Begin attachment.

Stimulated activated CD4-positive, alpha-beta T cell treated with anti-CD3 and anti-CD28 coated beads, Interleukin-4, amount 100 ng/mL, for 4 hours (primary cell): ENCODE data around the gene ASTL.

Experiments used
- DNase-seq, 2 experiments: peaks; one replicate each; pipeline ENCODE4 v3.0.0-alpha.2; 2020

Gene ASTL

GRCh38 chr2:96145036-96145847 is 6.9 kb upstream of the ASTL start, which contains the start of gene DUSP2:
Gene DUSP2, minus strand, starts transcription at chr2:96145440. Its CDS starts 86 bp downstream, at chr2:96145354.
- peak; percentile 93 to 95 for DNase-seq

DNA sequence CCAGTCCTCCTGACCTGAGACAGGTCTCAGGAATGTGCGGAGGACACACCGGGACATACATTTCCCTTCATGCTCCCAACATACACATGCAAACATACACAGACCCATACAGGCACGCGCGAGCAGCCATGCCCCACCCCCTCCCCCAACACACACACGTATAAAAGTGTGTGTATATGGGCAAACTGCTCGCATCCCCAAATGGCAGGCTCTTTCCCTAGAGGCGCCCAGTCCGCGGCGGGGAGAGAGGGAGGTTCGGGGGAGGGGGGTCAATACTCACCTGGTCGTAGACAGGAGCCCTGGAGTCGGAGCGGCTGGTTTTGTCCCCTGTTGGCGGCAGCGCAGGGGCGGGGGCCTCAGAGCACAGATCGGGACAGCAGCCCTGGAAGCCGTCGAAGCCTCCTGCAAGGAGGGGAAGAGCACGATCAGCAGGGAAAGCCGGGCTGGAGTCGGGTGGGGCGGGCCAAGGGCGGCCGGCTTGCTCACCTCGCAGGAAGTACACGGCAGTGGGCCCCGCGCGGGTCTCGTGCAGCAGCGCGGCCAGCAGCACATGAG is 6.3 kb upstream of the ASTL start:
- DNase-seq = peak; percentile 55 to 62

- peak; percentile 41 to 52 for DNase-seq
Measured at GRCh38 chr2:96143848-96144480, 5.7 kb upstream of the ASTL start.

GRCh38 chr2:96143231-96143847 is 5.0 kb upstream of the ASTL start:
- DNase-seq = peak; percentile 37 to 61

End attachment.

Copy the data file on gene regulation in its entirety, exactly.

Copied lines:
Stimulated activated CD4-positive, alpha-beta T cell treated with anti-CD3 and anti-CD28 coated beads, Interleukin-4, amount 100 ng/mL, for 4 hours (primary cell): ENCODE data around the gene ASTL.

Experiments used
- DNase-seq, 2 experiments: peaks; one replicate each; pipeline ENCODE4 v3.0.0-alpha.2; 2020

Gene ASTL

GRCh38 chr2:96145036-96145847 is 6.9 kb upstream of the ASTL start, which contains the start of gene DUSP2:
Gene DUSP2, minus strand, starts transcription at chr2:96145440. Its CDS starts 86 bp downstream, at chr2:96145354.
- peak; percentile 93 to 95 for DNase-seq

DNA sequence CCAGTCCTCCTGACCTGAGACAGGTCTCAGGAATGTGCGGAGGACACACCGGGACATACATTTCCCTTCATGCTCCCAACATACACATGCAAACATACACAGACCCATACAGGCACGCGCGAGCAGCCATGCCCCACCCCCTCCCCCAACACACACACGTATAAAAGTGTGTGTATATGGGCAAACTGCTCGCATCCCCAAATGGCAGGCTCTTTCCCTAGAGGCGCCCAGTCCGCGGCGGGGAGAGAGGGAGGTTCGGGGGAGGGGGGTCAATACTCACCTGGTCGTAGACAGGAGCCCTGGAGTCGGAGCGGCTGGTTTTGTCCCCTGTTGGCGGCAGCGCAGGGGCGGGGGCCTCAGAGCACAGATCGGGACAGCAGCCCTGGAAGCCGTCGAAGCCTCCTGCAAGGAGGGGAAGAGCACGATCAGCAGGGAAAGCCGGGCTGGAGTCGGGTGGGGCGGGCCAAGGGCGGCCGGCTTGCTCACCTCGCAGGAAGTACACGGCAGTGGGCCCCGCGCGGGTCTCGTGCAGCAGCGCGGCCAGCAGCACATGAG is 6.3 kb upstream of the ASTL start:
- DNase-seq = peak; percentile 55 to 62

- peak; percentile 41 to 52 for DNase-seq
Measured at GRCh38 chr2:96143848-96144480, 5.7 kb upstream of the ASTL start.

GRCh38 chr2:96143231-96143847 is 5.0 kb upstream of the ASTL start:
- DNase-seq = peak; percentile 37 to 61